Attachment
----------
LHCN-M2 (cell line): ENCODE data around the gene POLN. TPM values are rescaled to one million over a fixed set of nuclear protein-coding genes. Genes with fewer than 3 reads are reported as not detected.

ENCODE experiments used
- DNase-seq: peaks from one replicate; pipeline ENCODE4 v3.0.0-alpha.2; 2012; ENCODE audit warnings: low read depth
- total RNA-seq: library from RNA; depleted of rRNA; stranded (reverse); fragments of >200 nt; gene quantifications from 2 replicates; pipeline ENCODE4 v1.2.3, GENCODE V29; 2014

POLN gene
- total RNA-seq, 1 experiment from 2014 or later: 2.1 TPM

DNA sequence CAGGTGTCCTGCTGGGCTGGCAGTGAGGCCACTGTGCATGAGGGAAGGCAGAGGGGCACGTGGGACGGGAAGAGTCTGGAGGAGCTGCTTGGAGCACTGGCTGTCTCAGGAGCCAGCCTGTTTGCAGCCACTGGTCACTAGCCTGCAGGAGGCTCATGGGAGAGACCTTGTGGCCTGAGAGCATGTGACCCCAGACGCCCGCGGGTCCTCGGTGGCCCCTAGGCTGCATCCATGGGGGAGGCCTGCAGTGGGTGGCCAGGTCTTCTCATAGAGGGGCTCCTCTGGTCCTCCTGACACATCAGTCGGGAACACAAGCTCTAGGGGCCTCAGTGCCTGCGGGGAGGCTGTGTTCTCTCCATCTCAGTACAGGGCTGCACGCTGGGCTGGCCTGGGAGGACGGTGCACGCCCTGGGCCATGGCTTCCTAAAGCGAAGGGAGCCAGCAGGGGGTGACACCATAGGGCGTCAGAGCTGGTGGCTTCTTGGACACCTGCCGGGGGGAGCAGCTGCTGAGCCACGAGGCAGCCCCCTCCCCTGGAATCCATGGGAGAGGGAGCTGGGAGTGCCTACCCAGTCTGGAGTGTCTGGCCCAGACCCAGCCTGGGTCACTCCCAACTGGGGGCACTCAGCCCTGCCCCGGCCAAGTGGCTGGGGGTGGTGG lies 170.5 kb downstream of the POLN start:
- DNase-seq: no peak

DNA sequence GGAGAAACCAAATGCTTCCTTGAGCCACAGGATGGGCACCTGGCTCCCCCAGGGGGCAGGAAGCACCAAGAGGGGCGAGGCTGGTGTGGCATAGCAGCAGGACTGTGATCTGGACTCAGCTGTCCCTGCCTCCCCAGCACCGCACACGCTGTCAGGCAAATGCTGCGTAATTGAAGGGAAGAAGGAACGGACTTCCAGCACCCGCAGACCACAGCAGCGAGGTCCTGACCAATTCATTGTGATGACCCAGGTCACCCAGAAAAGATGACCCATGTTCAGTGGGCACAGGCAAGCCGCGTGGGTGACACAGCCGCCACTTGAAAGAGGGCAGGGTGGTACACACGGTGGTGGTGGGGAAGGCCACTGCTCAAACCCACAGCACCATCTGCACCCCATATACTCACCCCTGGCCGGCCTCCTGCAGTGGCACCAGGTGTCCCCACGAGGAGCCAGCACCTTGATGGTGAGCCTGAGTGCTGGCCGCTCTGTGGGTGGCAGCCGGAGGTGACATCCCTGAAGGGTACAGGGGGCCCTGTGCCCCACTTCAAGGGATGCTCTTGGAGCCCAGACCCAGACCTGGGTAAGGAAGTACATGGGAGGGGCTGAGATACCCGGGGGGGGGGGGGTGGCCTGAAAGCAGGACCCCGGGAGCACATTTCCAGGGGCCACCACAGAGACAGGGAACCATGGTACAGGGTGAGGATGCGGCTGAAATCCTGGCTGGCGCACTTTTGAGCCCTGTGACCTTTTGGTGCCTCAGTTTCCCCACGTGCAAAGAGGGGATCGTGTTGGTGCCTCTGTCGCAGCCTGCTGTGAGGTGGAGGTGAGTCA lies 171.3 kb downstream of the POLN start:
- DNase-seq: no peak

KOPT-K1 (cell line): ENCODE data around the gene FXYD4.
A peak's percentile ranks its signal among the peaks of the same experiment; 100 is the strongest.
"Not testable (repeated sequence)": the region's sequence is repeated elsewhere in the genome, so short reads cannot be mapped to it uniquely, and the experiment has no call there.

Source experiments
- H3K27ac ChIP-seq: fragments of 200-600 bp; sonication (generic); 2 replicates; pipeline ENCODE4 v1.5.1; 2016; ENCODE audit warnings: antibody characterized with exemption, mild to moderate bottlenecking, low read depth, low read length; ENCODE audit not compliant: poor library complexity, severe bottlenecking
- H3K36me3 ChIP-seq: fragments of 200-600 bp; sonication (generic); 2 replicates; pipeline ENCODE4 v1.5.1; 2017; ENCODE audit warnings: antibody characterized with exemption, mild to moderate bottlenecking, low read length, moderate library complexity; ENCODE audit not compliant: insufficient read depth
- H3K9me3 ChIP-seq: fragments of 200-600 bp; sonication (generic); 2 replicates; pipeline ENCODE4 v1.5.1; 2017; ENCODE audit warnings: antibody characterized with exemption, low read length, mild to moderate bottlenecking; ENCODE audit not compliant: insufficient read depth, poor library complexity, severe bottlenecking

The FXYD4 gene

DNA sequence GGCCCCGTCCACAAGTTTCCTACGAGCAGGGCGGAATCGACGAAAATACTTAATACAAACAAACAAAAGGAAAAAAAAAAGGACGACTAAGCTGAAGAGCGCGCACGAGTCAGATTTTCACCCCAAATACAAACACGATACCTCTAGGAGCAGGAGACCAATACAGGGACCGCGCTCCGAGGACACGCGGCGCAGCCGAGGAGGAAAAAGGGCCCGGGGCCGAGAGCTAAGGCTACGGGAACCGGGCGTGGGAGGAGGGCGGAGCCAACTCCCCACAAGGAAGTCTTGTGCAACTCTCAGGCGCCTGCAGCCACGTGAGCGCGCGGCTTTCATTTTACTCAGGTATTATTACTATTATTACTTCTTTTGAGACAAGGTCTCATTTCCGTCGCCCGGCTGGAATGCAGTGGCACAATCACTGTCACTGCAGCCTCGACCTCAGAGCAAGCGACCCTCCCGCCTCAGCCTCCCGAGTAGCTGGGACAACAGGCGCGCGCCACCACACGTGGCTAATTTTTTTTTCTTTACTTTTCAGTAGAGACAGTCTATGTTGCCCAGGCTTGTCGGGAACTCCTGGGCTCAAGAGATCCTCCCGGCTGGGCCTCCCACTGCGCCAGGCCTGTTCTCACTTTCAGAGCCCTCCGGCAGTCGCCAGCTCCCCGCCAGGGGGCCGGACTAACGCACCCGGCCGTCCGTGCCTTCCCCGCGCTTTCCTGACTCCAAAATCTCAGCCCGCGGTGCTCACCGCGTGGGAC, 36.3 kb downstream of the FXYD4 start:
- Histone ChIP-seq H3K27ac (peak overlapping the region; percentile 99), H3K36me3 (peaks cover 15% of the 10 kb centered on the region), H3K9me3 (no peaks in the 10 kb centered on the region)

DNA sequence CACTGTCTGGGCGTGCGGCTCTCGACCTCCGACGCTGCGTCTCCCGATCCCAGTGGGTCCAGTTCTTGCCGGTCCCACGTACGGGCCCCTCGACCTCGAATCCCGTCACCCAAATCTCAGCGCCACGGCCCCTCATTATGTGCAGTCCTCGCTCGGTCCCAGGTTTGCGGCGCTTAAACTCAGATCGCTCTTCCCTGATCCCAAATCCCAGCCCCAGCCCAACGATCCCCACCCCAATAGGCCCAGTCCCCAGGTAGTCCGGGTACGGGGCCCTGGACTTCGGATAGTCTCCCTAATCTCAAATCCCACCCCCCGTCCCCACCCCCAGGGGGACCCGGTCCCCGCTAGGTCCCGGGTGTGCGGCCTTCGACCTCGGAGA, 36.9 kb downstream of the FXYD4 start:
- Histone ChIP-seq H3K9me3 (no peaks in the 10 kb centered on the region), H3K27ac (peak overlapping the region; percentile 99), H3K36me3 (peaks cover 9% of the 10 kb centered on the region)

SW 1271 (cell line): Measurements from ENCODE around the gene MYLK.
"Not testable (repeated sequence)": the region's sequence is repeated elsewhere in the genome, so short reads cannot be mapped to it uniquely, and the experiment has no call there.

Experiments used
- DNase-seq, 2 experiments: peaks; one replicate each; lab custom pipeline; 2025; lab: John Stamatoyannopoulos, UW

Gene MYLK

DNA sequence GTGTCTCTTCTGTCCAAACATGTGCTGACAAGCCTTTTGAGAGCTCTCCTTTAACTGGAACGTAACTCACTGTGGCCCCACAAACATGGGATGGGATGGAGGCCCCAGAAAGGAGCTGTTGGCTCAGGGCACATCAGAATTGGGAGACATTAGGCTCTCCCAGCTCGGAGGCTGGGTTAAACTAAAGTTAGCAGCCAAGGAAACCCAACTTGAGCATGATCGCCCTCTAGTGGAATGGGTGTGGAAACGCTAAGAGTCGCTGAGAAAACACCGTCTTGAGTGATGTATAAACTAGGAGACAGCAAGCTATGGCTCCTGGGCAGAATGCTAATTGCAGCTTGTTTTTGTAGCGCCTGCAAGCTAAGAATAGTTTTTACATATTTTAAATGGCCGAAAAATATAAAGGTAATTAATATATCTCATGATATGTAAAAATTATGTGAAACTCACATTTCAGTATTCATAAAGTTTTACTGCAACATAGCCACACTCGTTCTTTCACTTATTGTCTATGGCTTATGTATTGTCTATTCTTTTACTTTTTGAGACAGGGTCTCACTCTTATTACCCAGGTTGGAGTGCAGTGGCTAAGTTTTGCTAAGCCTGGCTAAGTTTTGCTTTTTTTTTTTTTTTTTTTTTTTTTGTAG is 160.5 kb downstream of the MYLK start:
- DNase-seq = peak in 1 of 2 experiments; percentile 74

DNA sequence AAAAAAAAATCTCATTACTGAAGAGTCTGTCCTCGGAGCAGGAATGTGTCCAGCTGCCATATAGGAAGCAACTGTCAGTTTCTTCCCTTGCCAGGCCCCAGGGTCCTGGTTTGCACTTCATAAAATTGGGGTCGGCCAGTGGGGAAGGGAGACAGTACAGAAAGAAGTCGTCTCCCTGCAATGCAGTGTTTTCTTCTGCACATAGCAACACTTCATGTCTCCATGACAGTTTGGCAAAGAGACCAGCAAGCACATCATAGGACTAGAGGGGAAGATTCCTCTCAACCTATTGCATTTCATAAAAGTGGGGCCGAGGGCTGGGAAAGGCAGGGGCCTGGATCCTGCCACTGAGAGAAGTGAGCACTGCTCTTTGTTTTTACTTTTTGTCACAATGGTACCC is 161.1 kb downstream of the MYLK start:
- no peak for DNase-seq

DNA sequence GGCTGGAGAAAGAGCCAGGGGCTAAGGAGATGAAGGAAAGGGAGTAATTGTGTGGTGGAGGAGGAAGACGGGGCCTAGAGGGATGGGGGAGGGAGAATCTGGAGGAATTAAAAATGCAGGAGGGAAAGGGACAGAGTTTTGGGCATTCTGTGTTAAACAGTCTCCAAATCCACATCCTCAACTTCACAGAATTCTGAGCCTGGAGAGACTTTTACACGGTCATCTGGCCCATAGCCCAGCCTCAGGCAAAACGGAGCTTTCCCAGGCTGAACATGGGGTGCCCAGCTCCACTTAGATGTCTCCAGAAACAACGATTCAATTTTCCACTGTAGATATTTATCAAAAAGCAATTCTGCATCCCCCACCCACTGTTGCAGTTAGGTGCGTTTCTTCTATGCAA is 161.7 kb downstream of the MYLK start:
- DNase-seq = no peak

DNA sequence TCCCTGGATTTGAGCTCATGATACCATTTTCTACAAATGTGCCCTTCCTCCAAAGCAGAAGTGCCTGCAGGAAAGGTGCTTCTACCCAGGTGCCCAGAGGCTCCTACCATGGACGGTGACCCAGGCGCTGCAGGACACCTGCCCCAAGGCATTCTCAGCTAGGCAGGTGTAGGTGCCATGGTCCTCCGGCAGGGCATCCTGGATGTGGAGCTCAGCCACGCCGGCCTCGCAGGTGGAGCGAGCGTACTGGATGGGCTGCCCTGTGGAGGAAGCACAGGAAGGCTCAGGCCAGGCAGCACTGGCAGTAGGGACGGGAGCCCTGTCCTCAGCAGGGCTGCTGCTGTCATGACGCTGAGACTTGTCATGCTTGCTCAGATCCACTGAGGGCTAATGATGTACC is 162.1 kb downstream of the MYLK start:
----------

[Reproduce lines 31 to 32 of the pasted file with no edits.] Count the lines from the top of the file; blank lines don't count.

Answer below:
- no peak for DNase-seq

DNA sequence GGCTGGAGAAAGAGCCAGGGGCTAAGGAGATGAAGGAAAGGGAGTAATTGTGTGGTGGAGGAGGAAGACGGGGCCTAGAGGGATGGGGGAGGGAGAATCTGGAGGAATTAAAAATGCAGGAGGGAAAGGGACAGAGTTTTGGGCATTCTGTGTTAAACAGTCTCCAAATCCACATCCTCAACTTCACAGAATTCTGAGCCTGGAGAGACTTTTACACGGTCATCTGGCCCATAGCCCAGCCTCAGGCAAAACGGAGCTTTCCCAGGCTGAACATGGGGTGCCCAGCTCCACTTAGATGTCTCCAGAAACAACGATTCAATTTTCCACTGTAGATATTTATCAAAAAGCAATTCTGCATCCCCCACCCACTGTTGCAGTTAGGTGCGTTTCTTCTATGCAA is 161.7 kb downstream of the MYLK start: